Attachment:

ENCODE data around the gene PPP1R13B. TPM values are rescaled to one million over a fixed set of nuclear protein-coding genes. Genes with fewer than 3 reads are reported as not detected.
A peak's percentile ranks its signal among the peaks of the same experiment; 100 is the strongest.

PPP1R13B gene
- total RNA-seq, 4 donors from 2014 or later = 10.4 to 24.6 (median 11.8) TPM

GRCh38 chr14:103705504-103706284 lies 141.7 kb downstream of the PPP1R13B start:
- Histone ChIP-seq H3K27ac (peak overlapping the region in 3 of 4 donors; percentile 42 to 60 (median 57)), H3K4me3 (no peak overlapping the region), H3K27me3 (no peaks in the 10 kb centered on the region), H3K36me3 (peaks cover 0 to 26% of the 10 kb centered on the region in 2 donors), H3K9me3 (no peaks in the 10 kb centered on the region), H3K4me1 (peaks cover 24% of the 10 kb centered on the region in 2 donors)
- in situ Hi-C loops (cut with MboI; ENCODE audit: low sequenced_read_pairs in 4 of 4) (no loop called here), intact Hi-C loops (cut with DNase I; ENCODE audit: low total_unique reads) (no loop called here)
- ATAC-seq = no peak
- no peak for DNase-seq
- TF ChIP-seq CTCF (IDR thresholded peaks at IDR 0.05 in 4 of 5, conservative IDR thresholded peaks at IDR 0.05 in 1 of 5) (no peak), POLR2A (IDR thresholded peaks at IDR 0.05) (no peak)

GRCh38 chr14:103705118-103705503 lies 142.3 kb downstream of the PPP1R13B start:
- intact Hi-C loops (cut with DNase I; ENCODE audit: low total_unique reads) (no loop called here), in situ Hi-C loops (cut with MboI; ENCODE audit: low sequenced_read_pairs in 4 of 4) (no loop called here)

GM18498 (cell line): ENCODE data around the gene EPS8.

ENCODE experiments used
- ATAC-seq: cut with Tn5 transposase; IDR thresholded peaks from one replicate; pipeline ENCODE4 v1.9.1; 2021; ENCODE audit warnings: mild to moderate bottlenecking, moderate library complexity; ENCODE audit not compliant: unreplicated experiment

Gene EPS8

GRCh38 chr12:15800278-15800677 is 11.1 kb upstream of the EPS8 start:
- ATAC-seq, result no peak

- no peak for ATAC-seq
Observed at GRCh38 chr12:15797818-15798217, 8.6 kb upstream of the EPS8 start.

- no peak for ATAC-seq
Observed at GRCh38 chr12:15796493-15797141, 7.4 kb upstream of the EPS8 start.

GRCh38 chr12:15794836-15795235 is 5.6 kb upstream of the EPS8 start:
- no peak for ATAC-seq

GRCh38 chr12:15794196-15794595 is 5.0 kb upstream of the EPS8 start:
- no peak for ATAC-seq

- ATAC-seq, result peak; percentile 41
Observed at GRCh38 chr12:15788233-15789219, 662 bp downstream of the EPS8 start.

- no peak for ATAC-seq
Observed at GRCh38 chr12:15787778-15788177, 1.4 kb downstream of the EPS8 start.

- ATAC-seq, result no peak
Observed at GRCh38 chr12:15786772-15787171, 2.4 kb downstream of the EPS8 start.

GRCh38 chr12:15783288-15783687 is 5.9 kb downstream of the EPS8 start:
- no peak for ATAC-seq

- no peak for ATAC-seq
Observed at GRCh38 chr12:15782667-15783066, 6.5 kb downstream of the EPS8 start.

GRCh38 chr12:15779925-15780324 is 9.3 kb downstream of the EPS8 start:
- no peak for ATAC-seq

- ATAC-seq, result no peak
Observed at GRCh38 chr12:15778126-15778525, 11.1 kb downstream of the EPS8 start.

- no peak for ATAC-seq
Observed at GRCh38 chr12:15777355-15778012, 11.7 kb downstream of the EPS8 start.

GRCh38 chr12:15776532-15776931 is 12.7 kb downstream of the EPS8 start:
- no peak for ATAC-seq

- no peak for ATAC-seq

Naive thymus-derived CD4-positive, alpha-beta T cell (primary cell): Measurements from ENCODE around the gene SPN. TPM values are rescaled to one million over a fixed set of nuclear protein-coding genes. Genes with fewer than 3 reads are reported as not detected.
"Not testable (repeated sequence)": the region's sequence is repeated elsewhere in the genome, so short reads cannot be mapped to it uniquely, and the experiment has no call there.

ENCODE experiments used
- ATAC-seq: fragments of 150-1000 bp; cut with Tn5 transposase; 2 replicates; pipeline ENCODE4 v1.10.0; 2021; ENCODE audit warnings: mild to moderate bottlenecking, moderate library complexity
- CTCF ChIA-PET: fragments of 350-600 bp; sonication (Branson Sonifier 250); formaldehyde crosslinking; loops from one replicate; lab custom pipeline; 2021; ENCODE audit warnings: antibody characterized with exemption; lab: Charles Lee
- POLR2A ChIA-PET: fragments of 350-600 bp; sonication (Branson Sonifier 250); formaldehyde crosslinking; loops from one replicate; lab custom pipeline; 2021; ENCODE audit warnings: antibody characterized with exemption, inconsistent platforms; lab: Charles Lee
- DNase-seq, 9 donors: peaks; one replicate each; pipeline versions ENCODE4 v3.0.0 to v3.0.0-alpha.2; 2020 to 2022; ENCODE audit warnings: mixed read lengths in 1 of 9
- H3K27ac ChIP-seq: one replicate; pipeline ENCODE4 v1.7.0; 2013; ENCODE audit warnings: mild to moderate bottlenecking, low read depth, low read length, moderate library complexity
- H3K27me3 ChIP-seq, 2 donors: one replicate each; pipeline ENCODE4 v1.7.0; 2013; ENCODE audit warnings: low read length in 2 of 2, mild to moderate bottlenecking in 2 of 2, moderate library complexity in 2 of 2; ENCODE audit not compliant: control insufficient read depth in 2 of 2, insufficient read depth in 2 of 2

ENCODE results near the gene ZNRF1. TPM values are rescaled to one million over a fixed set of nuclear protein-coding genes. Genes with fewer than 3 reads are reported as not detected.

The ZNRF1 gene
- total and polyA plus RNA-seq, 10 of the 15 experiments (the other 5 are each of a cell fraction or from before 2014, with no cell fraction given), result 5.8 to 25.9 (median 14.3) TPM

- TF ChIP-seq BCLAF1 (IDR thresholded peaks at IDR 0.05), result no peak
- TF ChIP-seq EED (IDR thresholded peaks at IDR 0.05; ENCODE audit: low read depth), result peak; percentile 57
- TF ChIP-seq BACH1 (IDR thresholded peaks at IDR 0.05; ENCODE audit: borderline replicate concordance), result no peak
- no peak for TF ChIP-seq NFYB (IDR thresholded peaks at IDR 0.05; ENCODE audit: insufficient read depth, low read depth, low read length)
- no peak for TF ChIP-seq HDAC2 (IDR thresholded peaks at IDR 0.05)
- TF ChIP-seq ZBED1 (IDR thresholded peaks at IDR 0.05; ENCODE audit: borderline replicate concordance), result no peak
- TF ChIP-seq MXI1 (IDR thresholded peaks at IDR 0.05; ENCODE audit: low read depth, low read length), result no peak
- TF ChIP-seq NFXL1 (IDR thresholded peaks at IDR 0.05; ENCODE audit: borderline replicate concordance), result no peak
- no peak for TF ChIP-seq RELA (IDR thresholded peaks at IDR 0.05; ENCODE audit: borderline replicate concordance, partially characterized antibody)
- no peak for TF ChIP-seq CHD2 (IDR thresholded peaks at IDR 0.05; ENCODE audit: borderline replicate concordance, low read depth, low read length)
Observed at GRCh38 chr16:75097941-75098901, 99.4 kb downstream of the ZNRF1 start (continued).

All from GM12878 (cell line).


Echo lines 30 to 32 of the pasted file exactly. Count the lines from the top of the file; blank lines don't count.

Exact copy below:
Observed at GRCh38 chr12:15787778-15788177, 1.4 kb downstream of the EPS8 start.

- ATAC-seq, result no peak
Observed at GRCh38 chr12:15786772-15787171, 2.4 kb downstream of the EPS8 start.